Three-quarters of Americans believe their local housing market is "cooling off" – among them, 72% say they are not surprised, according to results from ValueInsured's Q4 2018 Modern Homebuyer Survey, released today.
his shift in market perceptions follows five consecutive quarters where majority of Americans believed housing was overheated. Among states with the most robust home sales activity, 22% of residents in California, 19% in Colorado, 36% in Texas, and 22% in Washington say their local market is not cooling.
The ValueInsured Housing Confidence Index registered at 63.0 on a hundred-point scale for all Americans in Q4, down 4.7 points in one year. Homeowners, historically the most confident segment on the Index, produced a score of 71.6 in Q4, the second-lowest level recorded in thirty months.
The report indicates millennial homeowners are among the most bearish:• 72% report home shoppers in their neighborhood are less aggressive now compared to one year prior.
• 67% expect a home bought in their neighborhood today will likely decrease in value one year from now.
A Shift from Seller's to Buyer's Market
Millennial homeowners' outlook signals the starter-home seller's market may have peaked. 78% believe now is a good time to sell; however, only 38% of those who wish to buy a starter home in the near future believe now is a good time to buy – down 8 points in one year. This is meaningful, as starter-home owners' hesitancy to sell and the subsequent inventory drought had been a key catalyst that drove up home prices in many major markets in recent years.
"The ValueInsured Survey revealed some concerning evidence about the changing psychology of the housing market," said Robert Shiller, the Nobel Prize-winning economist. "We will be watching these numbers as they unfold over the future."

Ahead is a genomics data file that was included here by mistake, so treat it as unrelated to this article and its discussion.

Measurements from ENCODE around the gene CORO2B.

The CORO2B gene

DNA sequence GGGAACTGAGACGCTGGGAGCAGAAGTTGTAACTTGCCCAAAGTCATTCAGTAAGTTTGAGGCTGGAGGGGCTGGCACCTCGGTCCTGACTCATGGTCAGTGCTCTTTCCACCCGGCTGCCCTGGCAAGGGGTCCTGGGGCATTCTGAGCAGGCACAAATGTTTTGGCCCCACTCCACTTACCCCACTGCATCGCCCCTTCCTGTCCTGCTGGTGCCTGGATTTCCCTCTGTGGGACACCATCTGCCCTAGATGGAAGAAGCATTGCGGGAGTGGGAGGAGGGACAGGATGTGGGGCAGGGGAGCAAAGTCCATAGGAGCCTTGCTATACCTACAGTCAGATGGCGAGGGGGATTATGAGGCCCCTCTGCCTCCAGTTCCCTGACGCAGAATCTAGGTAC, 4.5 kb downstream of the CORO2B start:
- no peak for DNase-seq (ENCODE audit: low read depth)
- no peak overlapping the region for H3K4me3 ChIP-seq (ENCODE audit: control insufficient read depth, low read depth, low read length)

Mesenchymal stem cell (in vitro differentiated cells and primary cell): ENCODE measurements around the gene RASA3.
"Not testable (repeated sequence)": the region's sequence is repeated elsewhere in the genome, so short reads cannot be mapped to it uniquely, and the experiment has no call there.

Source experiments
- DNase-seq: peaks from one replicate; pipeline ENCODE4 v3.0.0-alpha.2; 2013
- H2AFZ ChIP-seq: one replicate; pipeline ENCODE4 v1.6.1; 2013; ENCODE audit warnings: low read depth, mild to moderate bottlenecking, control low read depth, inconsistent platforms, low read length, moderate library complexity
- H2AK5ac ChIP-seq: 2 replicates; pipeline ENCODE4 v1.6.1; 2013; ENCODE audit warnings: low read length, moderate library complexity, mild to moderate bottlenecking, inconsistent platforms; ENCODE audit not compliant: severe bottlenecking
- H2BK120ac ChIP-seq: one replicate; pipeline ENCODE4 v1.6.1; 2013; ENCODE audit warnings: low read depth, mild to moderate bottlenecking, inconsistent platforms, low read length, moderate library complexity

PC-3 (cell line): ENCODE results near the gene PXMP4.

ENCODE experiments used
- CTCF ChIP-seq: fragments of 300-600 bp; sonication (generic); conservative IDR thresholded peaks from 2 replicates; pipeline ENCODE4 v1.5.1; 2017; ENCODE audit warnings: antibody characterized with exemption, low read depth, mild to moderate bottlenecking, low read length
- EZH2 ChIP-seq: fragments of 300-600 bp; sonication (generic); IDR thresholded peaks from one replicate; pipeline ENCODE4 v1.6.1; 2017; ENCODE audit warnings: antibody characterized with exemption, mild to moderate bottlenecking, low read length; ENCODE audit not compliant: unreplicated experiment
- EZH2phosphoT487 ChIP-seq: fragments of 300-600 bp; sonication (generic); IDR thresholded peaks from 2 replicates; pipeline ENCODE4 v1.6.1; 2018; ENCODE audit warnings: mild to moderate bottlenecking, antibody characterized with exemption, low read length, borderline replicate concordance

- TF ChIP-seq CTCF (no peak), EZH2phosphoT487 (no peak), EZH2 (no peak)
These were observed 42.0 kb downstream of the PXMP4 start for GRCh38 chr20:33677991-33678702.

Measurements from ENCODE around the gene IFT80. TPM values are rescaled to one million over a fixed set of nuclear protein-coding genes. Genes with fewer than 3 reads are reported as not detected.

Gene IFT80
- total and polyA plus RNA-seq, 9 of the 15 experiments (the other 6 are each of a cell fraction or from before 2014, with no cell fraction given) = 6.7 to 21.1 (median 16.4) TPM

Despite observing market adjustments, 72% of all Americans and 78% of urban residents believe home prices are still too high. The latest data represent 10-point and 13-point increases, respectively, from Q2 2018. Urban homeowners in particular blame "flippers and speculative investors" (70%) and "wealthy transplants from more expensive housing markets" (66%) for inflating their local home prices to unsustainable levels.
Theories for what inflated home values aside, many prospective home buyers now plan to wait it out before pulling the trigger:• 59% of all interested home buyers (including first-time and upgrade buyers) say they plan to wait for a "meaningful correction" before buying.
• 14% plan to drop out of buying altogether if a correction does not occur.
"In August 2017, ValueInsured was among the first to report Americans' concerns about overheated housing and a possible correction," said Joe Melendez, CEO and founder of ValueInsured. "Fast forward fifteen months, Southern California is in its worst housing slump in over a decade, Seattle leads the nation in fastest home-price drop, and North Texas has the largest sales decline in seven years. Buyers have switched from hoop jumpers to bargain-hunter mode. Expect the market to stall in the near term."